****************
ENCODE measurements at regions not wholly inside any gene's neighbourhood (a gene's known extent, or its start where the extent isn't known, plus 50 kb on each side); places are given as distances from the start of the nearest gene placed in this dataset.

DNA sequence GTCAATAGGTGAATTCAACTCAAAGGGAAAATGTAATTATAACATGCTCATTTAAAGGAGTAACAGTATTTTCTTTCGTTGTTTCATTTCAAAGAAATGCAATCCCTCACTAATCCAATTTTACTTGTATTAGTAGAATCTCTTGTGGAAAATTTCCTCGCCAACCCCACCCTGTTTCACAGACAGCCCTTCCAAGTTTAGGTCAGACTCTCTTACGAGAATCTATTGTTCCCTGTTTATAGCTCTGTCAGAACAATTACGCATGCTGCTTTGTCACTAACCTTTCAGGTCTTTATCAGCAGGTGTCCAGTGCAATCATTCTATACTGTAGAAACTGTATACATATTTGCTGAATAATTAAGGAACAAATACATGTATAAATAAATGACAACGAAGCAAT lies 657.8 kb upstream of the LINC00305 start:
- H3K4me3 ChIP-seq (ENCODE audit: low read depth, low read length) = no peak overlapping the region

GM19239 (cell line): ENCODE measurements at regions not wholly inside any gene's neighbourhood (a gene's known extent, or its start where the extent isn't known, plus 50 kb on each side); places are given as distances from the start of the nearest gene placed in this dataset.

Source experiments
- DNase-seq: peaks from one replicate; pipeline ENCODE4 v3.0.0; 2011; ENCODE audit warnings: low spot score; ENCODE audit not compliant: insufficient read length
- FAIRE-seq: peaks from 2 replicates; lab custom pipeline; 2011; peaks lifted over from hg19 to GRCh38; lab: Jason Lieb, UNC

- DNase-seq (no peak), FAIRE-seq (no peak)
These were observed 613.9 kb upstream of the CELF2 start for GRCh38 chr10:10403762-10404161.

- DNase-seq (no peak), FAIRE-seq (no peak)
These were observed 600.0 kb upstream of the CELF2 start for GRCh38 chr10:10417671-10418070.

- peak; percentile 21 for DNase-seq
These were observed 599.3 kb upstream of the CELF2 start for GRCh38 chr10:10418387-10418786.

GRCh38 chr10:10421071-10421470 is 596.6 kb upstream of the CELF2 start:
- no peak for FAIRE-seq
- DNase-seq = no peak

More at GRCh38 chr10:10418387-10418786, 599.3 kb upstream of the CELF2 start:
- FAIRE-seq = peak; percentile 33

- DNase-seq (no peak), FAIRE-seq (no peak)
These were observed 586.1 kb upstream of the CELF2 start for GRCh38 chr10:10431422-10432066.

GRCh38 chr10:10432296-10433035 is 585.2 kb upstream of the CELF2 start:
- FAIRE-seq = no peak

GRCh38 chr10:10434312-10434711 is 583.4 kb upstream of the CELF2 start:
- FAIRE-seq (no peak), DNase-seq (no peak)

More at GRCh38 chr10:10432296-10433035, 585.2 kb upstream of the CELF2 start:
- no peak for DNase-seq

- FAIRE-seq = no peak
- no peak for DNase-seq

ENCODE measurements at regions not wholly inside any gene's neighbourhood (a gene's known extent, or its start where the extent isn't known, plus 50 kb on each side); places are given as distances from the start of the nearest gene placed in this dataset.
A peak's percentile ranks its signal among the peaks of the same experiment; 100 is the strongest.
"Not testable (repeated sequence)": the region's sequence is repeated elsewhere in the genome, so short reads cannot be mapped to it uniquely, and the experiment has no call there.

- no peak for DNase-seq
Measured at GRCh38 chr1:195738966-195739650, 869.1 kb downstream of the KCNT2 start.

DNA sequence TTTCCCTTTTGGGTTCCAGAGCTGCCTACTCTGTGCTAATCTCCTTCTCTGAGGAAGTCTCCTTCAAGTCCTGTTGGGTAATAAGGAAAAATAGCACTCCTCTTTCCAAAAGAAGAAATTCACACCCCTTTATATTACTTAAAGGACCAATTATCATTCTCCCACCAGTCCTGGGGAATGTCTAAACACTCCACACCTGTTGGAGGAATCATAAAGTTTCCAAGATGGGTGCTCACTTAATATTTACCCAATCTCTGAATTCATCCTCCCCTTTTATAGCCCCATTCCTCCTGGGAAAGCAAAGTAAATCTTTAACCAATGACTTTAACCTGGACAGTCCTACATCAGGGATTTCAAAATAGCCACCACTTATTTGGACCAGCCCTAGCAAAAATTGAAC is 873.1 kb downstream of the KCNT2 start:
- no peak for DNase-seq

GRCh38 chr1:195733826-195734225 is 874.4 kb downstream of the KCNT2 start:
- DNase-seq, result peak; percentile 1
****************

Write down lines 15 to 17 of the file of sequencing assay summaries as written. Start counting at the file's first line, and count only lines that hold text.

- no peak for FAIRE-seq
- DNase-seq = no peak

More at GRCh38 chr10:10418387-10418786, 599.3 kb upstream of the CELF2 start: